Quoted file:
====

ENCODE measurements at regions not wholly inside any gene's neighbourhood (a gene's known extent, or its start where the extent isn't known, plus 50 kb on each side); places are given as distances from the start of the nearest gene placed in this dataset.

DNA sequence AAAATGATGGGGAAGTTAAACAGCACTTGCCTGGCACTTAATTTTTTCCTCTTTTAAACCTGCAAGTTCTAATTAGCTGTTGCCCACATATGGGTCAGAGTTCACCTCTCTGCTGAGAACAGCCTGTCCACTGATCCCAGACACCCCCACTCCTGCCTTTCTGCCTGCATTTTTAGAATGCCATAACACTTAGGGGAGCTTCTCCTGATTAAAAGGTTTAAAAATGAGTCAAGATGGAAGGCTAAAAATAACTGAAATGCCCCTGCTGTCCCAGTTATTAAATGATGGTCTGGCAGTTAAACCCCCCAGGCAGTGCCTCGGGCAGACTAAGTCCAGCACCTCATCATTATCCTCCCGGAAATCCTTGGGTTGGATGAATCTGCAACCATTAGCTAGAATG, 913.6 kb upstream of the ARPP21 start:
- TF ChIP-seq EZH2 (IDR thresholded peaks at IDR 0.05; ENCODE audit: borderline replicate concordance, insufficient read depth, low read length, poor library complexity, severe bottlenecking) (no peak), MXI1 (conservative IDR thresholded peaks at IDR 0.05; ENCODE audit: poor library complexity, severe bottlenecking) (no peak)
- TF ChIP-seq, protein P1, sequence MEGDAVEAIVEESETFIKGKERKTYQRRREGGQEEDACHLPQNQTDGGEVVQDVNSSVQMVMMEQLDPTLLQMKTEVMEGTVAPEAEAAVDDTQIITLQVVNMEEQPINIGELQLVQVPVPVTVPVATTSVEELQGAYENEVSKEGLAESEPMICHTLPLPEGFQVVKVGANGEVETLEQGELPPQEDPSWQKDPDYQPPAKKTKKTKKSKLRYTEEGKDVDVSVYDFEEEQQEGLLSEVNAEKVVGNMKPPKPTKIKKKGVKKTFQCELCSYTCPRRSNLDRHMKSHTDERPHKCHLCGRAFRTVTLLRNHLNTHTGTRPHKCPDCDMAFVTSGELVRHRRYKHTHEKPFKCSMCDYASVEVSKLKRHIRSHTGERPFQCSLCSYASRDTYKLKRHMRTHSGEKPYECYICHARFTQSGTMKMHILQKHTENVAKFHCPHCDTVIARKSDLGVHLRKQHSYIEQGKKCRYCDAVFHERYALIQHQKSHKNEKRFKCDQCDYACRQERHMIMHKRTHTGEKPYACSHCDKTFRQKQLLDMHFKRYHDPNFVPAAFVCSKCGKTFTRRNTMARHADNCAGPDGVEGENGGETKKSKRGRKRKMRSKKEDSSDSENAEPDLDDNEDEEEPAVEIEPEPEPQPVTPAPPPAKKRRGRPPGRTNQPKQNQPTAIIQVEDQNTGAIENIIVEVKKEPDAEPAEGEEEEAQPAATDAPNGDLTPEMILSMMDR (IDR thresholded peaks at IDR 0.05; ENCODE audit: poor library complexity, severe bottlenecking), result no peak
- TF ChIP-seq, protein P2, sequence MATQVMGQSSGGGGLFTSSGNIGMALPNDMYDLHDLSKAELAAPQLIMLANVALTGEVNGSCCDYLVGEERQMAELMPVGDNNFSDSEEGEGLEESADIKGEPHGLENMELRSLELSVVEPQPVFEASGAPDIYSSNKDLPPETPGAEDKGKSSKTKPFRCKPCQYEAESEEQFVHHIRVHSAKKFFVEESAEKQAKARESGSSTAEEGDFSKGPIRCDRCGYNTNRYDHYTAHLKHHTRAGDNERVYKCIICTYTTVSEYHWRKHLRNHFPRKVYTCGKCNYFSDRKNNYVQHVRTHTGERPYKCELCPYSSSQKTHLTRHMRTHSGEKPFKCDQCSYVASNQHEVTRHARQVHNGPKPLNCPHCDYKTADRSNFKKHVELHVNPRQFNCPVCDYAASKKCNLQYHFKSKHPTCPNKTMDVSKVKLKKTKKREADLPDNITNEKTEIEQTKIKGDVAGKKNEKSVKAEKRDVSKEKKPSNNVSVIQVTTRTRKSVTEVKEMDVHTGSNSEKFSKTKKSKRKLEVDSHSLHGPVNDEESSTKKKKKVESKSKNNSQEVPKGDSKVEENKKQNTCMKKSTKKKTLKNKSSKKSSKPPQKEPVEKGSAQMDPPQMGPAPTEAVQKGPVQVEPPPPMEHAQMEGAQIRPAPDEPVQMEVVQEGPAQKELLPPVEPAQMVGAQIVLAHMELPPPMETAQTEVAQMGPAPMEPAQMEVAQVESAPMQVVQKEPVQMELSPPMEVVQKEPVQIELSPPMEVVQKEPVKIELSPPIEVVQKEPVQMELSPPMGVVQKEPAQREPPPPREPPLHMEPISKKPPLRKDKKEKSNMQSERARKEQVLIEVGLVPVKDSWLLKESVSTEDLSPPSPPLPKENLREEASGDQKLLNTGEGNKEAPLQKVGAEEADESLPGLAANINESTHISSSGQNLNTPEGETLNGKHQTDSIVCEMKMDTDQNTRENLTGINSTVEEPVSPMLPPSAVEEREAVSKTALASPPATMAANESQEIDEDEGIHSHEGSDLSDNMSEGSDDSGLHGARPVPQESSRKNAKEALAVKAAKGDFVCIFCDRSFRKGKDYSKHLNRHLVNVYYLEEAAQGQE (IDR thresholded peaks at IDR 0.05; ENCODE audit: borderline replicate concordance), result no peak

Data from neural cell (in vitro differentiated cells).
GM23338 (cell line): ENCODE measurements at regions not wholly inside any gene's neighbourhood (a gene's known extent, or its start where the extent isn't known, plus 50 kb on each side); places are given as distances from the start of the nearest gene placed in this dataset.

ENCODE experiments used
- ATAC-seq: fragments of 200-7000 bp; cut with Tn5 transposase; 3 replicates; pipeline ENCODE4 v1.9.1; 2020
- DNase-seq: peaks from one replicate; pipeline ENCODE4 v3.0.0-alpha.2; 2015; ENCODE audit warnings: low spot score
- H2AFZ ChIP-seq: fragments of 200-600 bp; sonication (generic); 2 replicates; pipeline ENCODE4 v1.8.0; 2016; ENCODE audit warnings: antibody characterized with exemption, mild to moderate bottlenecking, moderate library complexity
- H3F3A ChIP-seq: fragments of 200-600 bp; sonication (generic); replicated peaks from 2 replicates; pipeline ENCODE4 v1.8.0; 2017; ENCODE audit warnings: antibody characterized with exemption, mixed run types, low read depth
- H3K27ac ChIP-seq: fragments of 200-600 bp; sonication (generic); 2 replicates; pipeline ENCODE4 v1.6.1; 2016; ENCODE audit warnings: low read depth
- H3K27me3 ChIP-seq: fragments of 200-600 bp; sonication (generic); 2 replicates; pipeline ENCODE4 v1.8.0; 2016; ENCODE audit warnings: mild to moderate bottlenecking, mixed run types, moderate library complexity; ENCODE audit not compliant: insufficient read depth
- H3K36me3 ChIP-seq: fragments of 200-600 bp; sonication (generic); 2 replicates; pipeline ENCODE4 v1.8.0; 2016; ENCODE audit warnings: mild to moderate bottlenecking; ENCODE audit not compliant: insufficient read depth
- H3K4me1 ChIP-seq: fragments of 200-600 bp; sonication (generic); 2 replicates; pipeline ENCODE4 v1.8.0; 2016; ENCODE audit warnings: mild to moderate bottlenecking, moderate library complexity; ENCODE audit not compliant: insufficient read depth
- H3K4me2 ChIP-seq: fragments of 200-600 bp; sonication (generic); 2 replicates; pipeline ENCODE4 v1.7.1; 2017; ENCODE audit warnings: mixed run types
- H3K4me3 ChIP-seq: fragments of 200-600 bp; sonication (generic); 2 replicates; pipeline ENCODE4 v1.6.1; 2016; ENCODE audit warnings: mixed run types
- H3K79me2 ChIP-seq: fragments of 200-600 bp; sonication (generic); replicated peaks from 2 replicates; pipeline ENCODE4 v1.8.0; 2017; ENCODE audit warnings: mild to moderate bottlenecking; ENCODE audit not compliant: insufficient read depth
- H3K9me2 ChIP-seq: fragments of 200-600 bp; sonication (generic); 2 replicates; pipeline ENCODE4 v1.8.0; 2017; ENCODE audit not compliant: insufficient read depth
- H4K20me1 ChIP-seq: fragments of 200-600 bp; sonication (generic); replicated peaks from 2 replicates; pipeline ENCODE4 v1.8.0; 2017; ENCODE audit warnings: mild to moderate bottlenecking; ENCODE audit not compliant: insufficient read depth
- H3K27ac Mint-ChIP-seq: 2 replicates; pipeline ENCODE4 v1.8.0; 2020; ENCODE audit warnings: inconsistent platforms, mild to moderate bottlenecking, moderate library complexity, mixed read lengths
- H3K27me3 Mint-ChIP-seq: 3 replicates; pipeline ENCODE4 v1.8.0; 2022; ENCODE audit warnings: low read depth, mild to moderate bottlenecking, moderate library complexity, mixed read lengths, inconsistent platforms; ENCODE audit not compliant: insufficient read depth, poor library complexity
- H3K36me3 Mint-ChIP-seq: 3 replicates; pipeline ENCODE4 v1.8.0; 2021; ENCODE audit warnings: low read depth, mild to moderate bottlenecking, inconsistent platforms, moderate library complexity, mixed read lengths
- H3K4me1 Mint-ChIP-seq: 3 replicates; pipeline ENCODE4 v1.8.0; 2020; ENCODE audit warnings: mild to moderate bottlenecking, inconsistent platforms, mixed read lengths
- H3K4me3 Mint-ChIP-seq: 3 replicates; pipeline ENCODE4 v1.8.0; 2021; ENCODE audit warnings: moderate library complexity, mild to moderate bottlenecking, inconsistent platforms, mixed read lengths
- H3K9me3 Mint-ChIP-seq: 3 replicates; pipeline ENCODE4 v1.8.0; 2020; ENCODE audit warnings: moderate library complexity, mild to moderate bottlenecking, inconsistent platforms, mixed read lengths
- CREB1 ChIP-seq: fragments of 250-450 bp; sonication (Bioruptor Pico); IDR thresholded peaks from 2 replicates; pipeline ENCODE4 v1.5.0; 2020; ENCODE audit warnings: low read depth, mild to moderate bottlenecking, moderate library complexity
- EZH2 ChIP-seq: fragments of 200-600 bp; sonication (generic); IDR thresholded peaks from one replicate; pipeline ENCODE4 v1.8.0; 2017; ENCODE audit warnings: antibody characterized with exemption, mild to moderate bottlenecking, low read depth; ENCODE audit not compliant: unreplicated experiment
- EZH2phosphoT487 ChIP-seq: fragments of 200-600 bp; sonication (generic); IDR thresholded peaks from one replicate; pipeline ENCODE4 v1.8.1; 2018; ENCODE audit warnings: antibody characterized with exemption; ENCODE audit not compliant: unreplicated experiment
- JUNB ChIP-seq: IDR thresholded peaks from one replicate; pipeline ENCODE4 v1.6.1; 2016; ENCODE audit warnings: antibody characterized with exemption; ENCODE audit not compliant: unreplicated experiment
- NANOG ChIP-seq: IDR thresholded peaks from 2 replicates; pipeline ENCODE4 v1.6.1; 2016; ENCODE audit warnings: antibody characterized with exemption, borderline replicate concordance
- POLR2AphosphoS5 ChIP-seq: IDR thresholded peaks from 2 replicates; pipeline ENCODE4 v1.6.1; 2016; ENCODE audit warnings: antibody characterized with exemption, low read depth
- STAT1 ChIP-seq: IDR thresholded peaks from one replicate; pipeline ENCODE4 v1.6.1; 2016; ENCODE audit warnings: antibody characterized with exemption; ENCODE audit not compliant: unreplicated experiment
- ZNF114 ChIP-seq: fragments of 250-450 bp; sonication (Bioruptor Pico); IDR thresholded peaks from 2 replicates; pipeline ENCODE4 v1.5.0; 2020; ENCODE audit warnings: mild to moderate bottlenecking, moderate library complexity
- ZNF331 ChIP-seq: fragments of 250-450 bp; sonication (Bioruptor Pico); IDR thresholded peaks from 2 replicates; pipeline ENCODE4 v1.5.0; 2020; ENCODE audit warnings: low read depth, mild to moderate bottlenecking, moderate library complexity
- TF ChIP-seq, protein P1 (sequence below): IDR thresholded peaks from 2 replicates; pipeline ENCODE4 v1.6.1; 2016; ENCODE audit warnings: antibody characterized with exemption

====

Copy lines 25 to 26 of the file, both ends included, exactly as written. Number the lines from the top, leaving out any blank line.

- H3K4me1 Mint-ChIP-seq: 3 replicates; pipeline ENCODE4 v1.8.0; 2020; ENCODE audit warnings: mild to moderate bottlenecking, inconsistent platforms, mixed read lengths
- H3K4me3 Mint-ChIP-seq: 3 replicates; pipeline ENCODE4 v1.8.0; 2021; ENCODE audit warnings: moderate library complexity, mild to moderate bottlenecking, inconsistent platforms, mixed read lengths